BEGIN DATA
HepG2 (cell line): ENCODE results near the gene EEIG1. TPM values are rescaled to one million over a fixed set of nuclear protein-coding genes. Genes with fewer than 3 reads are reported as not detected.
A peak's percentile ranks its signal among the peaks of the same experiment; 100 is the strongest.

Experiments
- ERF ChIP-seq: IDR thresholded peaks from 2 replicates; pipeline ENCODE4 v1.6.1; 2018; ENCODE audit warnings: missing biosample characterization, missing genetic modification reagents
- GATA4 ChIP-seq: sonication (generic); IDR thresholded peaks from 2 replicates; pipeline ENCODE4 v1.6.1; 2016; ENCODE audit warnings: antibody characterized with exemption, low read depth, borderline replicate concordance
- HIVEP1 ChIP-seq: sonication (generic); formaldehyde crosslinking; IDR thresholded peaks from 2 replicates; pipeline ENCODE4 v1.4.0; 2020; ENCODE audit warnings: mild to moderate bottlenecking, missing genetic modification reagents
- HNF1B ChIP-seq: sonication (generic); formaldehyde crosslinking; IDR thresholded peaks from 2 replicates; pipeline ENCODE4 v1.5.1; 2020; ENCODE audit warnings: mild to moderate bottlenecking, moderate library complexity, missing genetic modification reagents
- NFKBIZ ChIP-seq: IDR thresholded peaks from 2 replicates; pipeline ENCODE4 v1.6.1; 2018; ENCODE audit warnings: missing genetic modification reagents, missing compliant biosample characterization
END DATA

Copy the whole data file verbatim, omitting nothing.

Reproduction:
HepG2 (cell line): ENCODE results near the gene EEIG1. TPM values are rescaled to one million over a fixed set of nuclear protein-coding genes. Genes with fewer than 3 reads are reported as not detected.
A peak's percentile ranks its signal among the peaks of the same experiment; 100 is the strongest.

Experiments
- ERF ChIP-seq: IDR thresholded peaks from 2 replicates; pipeline ENCODE4 v1.6.1; 2018; ENCODE audit warnings: missing biosample characterization, missing genetic modification reagents
- GATA4 ChIP-seq: sonication (generic); IDR thresholded peaks from 2 replicates; pipeline ENCODE4 v1.6.1; 2016; ENCODE audit warnings: antibody characterized with exemption, low read depth, borderline replicate concordance
- HIVEP1 ChIP-seq: sonication (generic); formaldehyde crosslinking; IDR thresholded peaks from 2 replicates; pipeline ENCODE4 v1.4.0; 2020; ENCODE audit warnings: mild to moderate bottlenecking, missing genetic modification reagents
- HNF1B ChIP-seq: sonication (generic); formaldehyde crosslinking; IDR thresholded peaks from 2 replicates; pipeline ENCODE4 v1.5.1; 2020; ENCODE audit warnings: mild to moderate bottlenecking, moderate library complexity, missing genetic modification reagents
- NFKBIZ ChIP-seq: IDR thresholded peaks from 2 replicates; pipeline ENCODE4 v1.6.1; 2018; ENCODE audit warnings: missing genetic modification reagents, missing compliant biosample characterization